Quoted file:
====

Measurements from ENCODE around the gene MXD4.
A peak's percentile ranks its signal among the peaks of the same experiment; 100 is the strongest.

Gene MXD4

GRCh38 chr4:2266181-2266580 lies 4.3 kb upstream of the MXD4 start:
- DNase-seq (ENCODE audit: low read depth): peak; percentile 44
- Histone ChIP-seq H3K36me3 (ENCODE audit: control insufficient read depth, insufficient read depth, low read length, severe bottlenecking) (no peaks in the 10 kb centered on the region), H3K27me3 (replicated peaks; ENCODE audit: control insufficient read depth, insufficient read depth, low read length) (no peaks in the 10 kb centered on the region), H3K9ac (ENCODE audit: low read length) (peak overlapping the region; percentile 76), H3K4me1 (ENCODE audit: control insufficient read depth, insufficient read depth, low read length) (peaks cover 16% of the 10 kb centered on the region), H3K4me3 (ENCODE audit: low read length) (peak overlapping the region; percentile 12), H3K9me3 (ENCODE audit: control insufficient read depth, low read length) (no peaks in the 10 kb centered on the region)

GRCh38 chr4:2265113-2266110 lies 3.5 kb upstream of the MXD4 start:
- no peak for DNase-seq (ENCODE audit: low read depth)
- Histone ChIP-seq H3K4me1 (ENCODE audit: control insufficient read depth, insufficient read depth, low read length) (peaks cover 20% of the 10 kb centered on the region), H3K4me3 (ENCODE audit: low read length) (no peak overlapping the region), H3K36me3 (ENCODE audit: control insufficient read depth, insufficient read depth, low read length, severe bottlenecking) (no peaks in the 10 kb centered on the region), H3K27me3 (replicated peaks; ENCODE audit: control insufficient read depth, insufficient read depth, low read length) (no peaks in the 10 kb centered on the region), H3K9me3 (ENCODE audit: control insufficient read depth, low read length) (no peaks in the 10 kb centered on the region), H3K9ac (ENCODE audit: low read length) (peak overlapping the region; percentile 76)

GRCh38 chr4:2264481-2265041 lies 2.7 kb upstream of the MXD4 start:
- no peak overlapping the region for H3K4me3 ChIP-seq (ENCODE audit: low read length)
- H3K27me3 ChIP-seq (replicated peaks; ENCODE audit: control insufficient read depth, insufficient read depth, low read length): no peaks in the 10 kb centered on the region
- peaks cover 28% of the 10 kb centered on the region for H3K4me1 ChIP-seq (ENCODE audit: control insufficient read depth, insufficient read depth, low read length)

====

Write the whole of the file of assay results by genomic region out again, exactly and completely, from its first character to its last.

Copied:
Measurements from ENCODE around the gene MXD4.
A peak's percentile ranks its signal among the peaks of the same experiment; 100 is the strongest.

Gene MXD4

GRCh38 chr4:2266181-2266580 lies 4.3 kb upstream of the MXD4 start:
- DNase-seq (ENCODE audit: low read depth): peak; percentile 44
- Histone ChIP-seq H3K36me3 (ENCODE audit: control insufficient read depth, insufficient read depth, low read length, severe bottlenecking) (no peaks in the 10 kb centered on the region), H3K27me3 (replicated peaks; ENCODE audit: control insufficient read depth, insufficient read depth, low read length) (no peaks in the 10 kb centered on the region), H3K9ac (ENCODE audit: low read length) (peak overlapping the region; percentile 76), H3K4me1 (ENCODE audit: control insufficient read depth, insufficient read depth, low read length) (peaks cover 16% of the 10 kb centered on the region), H3K4me3 (ENCODE audit: low read length) (peak overlapping the region; percentile 12), H3K9me3 (ENCODE audit: control insufficient read depth, low read length) (no peaks in the 10 kb centered on the region)

GRCh38 chr4:2265113-2266110 lies 3.5 kb upstream of the MXD4 start:
- no peak for DNase-seq (ENCODE audit: low read depth)
- Histone ChIP-seq H3K4me1 (ENCODE audit: control insufficient read depth, insufficient read depth, low read length) (peaks cover 20% of the 10 kb centered on the region), H3K4me3 (ENCODE audit: low read length) (no peak overlapping the region), H3K36me3 (ENCODE audit: control insufficient read depth, insufficient read depth, low read length, severe bottlenecking) (no peaks in the 10 kb centered on the region), H3K27me3 (replicated peaks; ENCODE audit: control insufficient read depth, insufficient read depth, low read length) (no peaks in the 10 kb centered on the region), H3K9me3 (ENCODE audit: control insufficient read depth, low read length) (no peaks in the 10 kb centered on the region), H3K9ac (ENCODE audit: low read length) (peak overlapping the region; percentile 76)

GRCh38 chr4:2264481-2265041 lies 2.7 kb upstream of the MXD4 start:
- no peak overlapping the region for H3K4me3 ChIP-seq (ENCODE audit: low read length)
- H3K27me3 ChIP-seq (replicated peaks; ENCODE audit: control insufficient read depth, insufficient read depth, low read length): no peaks in the 10 kb centered on the region
- peaks cover 28% of the 10 kb centered on the region for H3K4me1 ChIP-seq (ENCODE audit: control insufficient read depth, insufficient read depth, low read length)